I care very deeply about my family. They love me, and I love them. Giving to them through gifts or time or energy is like second nature with hardly any sacrifice at all. Caring for these dear folks is easy. Caring for others outside of this small circle is another story.
Care-givers of someone else’s family member—this post is meant to honor you. I marvel at your ability (or maybe just dogged determination) to give and then give again. To help a patient or student or elderly resident, whether they want it or not, and to go back and help them again. You see, caring for others once is kindness. Caring for them over and over again is sacrificial love.
I have been reading the gospels of Matthew and Mark recently, and I have been amazed at Jesus’ response to the various characters that He encountered. Outside of His debates with the religious leaders, His primary response was compassion. He received them. Any and all who came to Him were welcomed.
Think about that for a second and picture yourself receiving a close friend or family member. Maybe you greet them with a hug, maybe a handshake. Certainly a smile and a hello. I usually pat the kids on the head and hug them. I always want to know how they are doing, and they usually have something exciting or interesting to share.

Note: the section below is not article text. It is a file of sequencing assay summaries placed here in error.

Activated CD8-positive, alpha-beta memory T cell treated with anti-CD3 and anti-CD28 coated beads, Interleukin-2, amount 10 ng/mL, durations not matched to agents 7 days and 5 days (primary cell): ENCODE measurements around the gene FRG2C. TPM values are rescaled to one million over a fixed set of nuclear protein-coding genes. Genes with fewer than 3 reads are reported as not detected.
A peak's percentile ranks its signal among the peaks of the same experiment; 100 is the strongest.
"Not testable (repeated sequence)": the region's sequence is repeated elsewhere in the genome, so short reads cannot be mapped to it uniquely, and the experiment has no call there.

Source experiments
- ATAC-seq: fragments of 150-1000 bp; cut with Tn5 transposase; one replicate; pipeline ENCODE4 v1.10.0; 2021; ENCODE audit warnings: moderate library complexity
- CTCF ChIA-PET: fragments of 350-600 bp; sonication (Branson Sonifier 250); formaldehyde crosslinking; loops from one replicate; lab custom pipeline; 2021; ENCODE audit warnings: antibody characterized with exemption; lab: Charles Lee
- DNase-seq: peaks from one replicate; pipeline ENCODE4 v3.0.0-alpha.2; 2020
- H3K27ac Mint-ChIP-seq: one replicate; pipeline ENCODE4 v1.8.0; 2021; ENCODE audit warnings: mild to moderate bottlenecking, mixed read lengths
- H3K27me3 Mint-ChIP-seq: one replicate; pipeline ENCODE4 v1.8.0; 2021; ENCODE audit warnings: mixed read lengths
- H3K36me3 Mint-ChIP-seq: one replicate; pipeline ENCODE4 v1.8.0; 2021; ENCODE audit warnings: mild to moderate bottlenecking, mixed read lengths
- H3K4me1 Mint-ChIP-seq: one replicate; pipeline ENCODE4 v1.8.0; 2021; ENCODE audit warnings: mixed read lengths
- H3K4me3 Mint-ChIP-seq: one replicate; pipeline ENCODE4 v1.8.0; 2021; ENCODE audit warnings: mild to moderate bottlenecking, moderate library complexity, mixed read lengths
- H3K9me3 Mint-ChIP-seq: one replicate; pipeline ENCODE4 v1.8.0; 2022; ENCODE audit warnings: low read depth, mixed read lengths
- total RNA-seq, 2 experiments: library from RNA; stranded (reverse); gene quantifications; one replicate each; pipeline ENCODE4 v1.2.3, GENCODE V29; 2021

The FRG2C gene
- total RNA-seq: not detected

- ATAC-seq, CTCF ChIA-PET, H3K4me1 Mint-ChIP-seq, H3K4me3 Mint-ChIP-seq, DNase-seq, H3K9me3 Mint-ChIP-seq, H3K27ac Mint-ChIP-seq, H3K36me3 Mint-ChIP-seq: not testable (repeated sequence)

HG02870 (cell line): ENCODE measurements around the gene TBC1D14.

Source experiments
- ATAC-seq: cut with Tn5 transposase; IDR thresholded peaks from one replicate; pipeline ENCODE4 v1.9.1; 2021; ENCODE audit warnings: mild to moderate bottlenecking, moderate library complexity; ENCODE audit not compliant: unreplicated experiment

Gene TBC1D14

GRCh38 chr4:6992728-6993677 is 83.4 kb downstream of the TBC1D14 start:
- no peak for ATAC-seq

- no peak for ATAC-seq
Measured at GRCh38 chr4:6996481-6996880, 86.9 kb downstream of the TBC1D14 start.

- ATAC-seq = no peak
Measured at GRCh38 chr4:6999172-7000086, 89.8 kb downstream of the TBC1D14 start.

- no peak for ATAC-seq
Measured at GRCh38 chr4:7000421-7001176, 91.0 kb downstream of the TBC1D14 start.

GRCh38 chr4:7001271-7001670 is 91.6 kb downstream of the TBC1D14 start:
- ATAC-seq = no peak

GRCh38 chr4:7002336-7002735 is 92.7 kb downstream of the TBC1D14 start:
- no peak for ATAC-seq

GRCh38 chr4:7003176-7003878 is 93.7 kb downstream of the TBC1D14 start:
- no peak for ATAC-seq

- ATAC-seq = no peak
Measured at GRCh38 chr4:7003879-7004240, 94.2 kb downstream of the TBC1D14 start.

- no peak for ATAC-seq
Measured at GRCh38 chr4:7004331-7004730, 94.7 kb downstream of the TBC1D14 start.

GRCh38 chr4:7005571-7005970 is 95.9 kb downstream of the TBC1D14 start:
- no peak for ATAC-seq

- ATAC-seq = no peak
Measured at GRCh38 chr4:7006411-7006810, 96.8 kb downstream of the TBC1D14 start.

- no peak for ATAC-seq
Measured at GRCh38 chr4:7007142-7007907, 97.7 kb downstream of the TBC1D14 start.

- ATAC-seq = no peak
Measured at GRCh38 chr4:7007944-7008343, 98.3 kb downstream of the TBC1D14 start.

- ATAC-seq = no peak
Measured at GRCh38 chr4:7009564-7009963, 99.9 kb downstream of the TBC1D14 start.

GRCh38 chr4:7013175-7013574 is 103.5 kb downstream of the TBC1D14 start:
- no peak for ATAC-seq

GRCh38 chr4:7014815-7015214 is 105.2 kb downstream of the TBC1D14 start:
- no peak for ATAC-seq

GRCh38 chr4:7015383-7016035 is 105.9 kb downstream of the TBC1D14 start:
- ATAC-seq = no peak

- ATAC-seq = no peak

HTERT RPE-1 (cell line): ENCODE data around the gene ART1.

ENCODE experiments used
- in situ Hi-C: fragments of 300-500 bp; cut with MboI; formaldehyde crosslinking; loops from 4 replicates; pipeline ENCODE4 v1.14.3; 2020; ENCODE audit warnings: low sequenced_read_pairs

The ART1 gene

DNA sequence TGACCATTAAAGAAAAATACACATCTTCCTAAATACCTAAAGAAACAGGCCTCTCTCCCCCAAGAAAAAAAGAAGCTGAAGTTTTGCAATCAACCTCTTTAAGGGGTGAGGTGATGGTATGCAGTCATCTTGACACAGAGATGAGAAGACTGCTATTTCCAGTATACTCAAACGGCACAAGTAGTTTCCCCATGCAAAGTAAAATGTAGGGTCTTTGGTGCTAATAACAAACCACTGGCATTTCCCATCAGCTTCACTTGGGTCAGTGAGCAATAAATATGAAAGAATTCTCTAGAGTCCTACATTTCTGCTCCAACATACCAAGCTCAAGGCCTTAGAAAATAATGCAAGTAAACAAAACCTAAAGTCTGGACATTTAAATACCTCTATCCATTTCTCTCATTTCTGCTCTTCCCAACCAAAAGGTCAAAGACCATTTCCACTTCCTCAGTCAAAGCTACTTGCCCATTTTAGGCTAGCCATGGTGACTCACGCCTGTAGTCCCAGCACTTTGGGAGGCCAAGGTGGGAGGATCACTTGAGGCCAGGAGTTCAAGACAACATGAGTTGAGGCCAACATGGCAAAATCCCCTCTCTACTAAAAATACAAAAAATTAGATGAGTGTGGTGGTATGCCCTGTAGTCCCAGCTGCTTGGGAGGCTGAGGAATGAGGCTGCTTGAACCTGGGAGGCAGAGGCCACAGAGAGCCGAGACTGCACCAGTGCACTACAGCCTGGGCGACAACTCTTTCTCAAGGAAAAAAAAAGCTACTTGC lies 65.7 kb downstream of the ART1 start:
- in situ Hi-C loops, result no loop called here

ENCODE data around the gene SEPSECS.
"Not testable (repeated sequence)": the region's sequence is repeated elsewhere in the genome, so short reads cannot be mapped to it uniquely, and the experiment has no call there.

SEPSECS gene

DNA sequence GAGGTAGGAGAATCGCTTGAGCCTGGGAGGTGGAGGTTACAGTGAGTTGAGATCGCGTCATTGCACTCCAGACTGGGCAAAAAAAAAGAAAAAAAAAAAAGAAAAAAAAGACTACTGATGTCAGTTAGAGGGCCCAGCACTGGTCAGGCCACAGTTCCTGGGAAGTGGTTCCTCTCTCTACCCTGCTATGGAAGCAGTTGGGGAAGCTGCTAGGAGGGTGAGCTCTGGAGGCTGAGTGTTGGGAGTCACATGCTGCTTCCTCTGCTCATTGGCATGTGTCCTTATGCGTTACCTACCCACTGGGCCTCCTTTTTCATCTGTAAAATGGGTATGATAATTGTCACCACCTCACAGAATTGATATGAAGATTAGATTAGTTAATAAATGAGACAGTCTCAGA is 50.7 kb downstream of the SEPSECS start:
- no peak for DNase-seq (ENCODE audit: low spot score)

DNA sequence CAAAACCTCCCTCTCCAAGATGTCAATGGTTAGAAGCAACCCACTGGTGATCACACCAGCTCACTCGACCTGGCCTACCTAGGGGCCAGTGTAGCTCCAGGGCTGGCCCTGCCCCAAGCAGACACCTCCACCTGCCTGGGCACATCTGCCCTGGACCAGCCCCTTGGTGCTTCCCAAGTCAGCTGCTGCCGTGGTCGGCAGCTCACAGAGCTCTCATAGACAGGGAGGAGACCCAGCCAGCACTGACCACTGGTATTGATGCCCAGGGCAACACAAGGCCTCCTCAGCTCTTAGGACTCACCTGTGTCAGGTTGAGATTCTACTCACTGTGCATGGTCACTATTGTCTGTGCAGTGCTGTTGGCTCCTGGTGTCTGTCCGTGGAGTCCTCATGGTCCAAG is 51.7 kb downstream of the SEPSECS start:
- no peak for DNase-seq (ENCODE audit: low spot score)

Now picture Christ receiving...not just family, but strangers. When He said, “Suffer the little children, and forbid them not,” He was not referring to His own nieces and nephews. He was receiving any child, with the same love and compassion for each of them. He did the same with blind men and lepers, with rich rulers and poor beggars. Love and compassion, simply caring for them by receiving them as they were and helping them in their need.
Nurses, doctors, teachers, pastors, counselors, and neighborhood good samaritans—thank you for continuing the work of Christ by caring for us and those we love. Our homes, churches, and neighborhoods are blessed because you have the courage to care.